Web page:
Preventing Good People From Doing Bad Things: Implementing Least Privilege

Preventing Good People From Doing Bad Things: Implementing Least Privilege

by Brian Anderson, John Mutch

Paperback(1st ed.)

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In today’s turbulent technological environment, it’s becoming increasingly crucial for companies to know about the principle of least privilege. These organizations often have the best security software money can buy, with equally developed policies with which to execute them, but they fail to take into account the weakest link in their implementation: human nature. Despite all other efforts, people can sway from what they should be doing.

Preventing Good People from doing Bad Things drives that concept home to business executives, auditors, and IT professionals alike. Instead of going through the step-by-step process of implementation, the book points out the implications of allowing users to run with unlimited administrator rights, discusses the technology and supplementation of Microsoft’s Group Policy, and dives into the different environments least privilege affects, such as Unix and Linux servers, and databases.

Readers will learn ways to protect virtual environments, how to secure multi-tenancy for the cloud, information about least privilege for applications, and how compliance enters the picture. The book also discusses the cost advantages of preventing good people from doing bad things. Each of the chapters emphasizes the need auditors, business executives, and IT professionals all have for least privilege, and discuss in detail the tensions and solutions it takes to implement this principle. Each chapter includes data from technology analysts including Forrester, Gartner, IDC, and Burton, along with analyst and industry expert quotations.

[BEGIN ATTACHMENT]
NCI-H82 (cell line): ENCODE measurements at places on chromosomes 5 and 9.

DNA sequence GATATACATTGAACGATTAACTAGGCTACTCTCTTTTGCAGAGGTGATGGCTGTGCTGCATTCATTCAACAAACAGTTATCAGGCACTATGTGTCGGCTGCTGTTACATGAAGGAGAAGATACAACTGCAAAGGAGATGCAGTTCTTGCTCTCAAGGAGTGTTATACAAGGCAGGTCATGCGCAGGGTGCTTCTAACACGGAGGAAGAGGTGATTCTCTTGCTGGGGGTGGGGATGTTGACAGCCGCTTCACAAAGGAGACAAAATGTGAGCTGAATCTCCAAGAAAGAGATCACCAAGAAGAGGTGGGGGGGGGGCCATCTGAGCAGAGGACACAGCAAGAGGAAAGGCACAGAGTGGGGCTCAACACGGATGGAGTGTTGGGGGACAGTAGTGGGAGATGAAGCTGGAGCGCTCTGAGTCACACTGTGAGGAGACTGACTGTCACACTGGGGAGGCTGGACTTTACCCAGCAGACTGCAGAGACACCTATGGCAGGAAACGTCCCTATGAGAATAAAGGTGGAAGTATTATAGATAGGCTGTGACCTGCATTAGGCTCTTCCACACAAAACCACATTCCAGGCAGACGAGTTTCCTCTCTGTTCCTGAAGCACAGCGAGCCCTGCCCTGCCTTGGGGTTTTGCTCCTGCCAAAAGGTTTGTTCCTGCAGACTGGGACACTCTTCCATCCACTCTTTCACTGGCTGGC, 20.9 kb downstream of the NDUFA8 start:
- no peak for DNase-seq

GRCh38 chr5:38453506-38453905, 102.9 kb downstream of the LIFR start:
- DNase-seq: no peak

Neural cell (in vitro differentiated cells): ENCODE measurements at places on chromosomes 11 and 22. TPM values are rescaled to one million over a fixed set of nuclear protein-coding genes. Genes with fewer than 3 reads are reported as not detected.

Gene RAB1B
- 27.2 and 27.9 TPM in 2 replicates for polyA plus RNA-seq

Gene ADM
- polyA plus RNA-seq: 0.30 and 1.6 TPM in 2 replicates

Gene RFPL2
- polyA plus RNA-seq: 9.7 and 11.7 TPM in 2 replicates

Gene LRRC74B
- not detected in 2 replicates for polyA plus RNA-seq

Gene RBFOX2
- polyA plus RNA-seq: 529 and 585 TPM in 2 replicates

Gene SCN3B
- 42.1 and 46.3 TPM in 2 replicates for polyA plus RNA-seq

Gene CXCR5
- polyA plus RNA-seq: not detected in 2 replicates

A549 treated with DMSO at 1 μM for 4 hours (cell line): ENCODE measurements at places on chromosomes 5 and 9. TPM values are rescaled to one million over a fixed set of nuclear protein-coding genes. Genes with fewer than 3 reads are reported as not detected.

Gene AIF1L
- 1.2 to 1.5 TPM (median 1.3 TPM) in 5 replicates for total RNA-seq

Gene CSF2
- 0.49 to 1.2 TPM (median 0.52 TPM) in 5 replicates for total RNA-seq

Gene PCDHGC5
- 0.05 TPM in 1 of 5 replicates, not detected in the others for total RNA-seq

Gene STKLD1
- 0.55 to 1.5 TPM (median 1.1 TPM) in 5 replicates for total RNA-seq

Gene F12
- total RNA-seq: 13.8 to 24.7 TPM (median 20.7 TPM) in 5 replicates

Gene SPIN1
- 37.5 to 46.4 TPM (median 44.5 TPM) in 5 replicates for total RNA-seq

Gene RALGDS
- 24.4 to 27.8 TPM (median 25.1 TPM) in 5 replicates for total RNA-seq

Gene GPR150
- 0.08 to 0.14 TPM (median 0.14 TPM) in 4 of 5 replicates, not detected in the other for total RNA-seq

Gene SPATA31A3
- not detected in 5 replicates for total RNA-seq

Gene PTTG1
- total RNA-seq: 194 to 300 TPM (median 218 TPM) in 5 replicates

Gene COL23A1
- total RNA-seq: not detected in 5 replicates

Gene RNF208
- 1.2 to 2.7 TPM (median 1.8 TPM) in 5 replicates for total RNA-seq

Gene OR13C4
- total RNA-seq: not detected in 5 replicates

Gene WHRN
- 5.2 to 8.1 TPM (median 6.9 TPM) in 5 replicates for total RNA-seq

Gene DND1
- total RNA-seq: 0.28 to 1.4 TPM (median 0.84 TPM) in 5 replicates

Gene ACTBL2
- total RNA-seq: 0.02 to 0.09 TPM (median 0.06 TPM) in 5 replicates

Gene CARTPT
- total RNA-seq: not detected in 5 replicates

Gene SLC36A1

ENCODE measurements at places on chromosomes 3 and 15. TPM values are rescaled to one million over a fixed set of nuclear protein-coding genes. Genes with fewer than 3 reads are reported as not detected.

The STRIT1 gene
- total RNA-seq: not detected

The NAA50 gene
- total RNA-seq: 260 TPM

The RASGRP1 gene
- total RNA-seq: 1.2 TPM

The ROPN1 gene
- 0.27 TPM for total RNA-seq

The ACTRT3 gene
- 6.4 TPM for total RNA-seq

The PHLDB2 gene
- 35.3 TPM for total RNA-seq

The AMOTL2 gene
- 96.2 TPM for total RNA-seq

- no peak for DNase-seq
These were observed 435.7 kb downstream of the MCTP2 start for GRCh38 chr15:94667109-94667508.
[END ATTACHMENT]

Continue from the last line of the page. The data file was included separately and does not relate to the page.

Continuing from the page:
Product Details

ISBN-13: 9781430239215
Publisher: Apress
Publication date: 10/12/2011
Edition description: 1st ed.
Pages: 220
Product dimensions: 5.90(w) x 9.00(h) x 0.70(d)

About the Author

Brian Anderson brings more than 25 years of global enterprise software and security industry experience to BeyondTrust, where he will be responsible for all aspects of corporate brand development, lead and demand generation to increase awareness and interest in all customer and investor segments. In addition, he will be responsible for building a VAR channel to expand distribution for BeyondTrust products globally. Prior to BeyondTrust, Anderson served as a serially successful chief marketing officer for several venture-funded companies. At Siderean Software, his branding efforts garnered rave reviews and numerous awards, including innovator status in the Gartner Magic Quadrant. At Avamar Technologies, his leadership resulted in a huge revenue increase and numerous awards. Avamar was subsequently acquired by EMC. Prior to Avamar, Anderson was director of marketing at IBM s Tivoli Security and Storage, a role he inherited after successful building industry leader Access360 s brand and sales pipeline through successful positioning for a sale to IBM. Anderson also served as chief marketing officer of HNC Software, which experienced tremendous growth during his tenure and was successfully acquired by Fair Isaac in 2002. Anderson served for seven years prior to HNC at FileNet Corporation, culminating in his role as vice president of worldwide corporate marketing. At FileNet, Anderson built a tremendous global channel organization that ultimately represented almost 50 percent of the company s revenue. He received his bachelor of science degree in computer science from the University of New Orleans.

Table of Contents

  1. The Only IT Constant is Change
  2. Misuse of Privilege is the New Corporate Landmine
  3. Business Executives, Technologisst and Auditors Need Least Privilege
  4. Supplementing Group Policy on Windows Desktops
  5. Servers Are the Primary Target for Insiders and Hackers Alike
  6. Protecting Virtual Environments from Hypervisor Sabotage
  7. Secure Multi-Tenancy for Private, Public and Hybrid Clouds
  8. Applications, Databases, and Desktop Data Need Least Privilege, Too
  9. Security Does Not Equal Compliance
  10. The Hard and Soft Cost of Apathy
  11. Final Thoughts for Least Privilege Best Practices

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